The Institute of Supply Management’s Purchasing Managers Index (PMI) for October that was reported today made its biggest jump since 2006. — from 52.6 in September to 55.7 last month. (See the news release.) That’s good news for the economy as a whole, but it bolsters our cautions that pressures on prices are likely to increase faster than the pace of economic recovery over the next few months.
The PMI is considered a leading indicator of economic business conditions. Purchasing managers are already reporting price increases in 11 commodity categories. Furthermore, inventories have been contracting for 42 consecutive months. Those facts suggest that price pressure is likely to go up.
Suppliers may be trying to recover from their losses over the last year and perhaps betting that shortages might drive prices higher quickly. It’s also possible that tight credit is still limiting manufacturers to add production capacity. Whatever the reason, buyers must remain diligent in their efforts to contain cost. As companies recover and work to improve their bottom line, cost containment will be the core focus in managing suppliers in 2010. It will be necessary for buyers to review their tools for containing costs and develop new methods for dealing with price escalation.
In southeast Michigan we see the same kind of pressures on prices, but there was also a drop in the local PMI, released by the Institute of Supply Management – Southeast Michigan. The ISM-SEM reported that its October purchasing managers index was 51.3, a drop of more than 10 points, but still in the range that demonstrates some modest improvement in economic conditions. The three-month trend of the index also remains positive.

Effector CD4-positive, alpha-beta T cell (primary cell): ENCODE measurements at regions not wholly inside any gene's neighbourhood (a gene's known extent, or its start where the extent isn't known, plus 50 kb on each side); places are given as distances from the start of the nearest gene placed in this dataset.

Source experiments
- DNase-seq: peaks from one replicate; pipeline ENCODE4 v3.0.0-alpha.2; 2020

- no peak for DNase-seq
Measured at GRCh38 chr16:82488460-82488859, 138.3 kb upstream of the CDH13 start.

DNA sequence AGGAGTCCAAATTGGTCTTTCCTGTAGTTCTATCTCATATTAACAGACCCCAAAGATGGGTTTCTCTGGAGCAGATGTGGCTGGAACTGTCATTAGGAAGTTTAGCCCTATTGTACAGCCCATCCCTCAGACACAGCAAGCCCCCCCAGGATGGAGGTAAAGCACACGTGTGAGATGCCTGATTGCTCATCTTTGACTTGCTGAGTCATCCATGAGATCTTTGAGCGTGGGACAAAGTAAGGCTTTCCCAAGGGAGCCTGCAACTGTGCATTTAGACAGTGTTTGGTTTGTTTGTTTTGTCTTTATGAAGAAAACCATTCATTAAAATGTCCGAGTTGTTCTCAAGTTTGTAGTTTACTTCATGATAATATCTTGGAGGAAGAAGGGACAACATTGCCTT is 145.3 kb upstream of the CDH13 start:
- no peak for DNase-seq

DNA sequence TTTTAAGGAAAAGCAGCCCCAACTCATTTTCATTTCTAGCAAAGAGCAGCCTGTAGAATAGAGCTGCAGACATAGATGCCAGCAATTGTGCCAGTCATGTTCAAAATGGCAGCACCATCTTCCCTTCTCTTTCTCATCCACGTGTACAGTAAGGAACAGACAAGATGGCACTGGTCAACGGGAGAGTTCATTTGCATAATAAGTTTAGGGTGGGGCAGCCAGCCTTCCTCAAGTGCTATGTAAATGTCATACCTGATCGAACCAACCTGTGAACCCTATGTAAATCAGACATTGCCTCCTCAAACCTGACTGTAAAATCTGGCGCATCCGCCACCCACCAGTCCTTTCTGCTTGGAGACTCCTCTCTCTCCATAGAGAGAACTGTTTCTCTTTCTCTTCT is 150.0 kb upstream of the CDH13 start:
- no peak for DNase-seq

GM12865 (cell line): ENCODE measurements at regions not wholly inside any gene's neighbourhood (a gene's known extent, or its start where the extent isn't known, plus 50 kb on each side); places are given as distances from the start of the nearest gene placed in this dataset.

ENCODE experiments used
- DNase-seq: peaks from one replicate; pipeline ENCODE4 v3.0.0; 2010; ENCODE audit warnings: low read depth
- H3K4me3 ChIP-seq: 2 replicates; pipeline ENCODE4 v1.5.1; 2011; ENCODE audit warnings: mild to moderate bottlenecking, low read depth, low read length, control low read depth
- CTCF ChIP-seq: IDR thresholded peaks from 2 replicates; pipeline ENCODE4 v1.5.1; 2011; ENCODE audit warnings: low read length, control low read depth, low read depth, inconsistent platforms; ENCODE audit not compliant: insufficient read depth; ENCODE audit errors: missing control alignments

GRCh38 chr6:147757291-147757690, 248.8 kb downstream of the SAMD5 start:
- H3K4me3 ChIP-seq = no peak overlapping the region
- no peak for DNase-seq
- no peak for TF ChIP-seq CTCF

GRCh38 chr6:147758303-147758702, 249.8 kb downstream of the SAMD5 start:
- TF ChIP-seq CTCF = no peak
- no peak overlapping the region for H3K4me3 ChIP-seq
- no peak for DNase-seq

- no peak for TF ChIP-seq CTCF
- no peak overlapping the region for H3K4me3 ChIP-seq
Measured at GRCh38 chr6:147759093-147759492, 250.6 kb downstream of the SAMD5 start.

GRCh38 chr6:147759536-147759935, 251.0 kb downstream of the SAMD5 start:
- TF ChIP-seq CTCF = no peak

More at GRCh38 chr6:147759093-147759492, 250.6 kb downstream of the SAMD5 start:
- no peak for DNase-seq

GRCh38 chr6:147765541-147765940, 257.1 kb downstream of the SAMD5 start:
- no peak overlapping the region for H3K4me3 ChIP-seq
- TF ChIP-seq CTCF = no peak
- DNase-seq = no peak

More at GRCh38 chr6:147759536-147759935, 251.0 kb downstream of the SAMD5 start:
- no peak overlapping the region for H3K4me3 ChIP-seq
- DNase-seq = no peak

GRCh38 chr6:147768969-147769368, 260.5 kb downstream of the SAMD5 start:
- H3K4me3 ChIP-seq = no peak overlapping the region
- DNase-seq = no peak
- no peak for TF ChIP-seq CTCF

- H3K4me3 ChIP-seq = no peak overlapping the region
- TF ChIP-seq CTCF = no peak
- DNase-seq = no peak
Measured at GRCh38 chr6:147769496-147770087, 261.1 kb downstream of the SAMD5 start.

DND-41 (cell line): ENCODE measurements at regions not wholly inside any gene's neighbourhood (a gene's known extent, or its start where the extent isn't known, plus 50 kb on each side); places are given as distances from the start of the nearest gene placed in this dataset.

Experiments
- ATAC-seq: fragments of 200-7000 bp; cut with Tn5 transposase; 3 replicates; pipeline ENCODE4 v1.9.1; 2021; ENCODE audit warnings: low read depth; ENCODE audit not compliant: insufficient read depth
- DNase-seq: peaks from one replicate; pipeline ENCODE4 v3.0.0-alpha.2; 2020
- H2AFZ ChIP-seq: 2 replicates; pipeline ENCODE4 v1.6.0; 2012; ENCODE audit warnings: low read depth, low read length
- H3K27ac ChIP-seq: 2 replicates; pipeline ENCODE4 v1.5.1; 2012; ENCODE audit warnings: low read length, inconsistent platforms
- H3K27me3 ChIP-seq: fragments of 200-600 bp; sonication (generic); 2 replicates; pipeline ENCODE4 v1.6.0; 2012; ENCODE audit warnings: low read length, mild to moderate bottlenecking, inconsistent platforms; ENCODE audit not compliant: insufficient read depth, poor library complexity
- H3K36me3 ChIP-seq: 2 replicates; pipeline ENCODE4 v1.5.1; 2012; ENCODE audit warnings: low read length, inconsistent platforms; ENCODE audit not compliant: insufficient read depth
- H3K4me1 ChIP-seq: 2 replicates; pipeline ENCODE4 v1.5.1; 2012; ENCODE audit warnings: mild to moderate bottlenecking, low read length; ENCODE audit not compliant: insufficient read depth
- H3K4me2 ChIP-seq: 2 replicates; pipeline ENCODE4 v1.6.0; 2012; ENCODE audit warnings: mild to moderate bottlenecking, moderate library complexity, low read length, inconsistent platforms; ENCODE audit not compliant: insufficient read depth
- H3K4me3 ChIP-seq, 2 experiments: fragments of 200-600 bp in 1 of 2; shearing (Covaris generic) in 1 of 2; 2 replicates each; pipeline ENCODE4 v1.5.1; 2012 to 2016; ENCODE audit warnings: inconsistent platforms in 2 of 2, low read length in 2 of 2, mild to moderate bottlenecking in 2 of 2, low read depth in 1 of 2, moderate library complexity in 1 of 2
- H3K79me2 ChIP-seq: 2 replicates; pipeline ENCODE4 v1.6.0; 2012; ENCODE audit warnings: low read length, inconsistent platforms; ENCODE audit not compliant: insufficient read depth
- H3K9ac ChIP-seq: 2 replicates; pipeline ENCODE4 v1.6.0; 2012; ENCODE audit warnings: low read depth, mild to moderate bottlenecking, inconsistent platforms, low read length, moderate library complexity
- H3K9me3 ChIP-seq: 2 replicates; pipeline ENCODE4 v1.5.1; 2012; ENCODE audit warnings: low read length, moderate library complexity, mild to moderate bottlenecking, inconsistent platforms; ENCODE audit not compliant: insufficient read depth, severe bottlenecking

We likely had an uptick in September as a trailing result of the ‘Cash for Clunkers’ automotive incentives. The October composite figure shows a slight cooling off, but looking deeper we see local purchasing managers reporting higher prices in a number of categories. That suggests there is finally demand building that can drive new growth.
The drop in the southeast Michigan index might suggest a note of caution about the national figure, too, because Michigan’s PMI often leads the index for the rest of the country. October’s big jump in the national PMI might be followed by a lower index next month, matching Michigan’s pattern. With so many uncertainties, we shouldn’t be surprised if the recovery has some fits and starts. Overall the outlook is still positive.”